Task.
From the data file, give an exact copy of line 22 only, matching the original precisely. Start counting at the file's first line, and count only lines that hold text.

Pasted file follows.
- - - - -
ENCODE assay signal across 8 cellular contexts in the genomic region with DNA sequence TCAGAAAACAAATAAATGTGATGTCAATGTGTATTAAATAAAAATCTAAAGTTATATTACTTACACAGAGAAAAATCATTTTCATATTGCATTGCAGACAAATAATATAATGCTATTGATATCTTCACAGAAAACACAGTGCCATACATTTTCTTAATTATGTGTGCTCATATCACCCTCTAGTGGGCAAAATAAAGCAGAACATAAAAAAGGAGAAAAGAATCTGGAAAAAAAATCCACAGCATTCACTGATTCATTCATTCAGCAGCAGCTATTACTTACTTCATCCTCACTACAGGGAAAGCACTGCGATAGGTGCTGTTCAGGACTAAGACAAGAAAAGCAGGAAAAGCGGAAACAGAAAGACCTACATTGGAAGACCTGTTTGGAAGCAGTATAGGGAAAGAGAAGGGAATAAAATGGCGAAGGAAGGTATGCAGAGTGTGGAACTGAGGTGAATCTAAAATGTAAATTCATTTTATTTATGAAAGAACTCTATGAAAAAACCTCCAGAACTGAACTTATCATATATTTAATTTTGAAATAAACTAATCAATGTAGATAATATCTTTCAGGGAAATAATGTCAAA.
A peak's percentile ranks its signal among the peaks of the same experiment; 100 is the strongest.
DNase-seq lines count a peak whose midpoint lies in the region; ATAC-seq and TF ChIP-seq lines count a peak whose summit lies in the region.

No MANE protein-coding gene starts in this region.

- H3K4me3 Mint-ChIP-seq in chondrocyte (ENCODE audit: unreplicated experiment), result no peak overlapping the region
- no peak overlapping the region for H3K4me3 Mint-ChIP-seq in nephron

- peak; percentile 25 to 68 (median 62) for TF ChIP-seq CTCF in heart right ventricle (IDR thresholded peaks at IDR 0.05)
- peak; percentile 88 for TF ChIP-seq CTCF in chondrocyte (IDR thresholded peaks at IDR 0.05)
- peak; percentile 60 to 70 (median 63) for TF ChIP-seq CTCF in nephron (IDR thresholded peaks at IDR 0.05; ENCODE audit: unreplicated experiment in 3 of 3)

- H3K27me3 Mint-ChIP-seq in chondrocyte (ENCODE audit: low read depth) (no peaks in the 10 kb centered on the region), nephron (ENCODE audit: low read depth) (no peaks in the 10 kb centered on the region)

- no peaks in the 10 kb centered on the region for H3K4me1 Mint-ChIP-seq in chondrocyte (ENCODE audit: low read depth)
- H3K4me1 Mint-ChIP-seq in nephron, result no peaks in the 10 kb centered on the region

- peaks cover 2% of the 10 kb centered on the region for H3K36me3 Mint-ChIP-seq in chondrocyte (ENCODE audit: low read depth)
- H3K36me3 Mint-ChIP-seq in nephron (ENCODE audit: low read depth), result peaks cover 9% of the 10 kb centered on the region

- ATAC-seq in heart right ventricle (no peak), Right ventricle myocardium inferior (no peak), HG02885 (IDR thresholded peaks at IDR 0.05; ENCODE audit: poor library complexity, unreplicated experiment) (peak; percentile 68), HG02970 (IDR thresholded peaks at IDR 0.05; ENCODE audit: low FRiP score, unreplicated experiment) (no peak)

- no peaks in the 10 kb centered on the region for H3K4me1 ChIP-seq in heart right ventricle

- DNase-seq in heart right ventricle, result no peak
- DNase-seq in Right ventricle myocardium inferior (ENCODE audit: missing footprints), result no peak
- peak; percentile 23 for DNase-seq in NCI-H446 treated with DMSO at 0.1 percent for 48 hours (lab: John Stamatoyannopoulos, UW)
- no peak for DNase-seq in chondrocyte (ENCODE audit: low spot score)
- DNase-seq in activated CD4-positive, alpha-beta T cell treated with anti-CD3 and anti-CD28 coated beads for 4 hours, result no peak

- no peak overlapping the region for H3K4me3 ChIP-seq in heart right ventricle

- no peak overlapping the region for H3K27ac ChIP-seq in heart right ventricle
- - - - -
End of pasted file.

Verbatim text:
- no peak overlapping the region for H3K4me3 ChIP-seq in heart right ventricle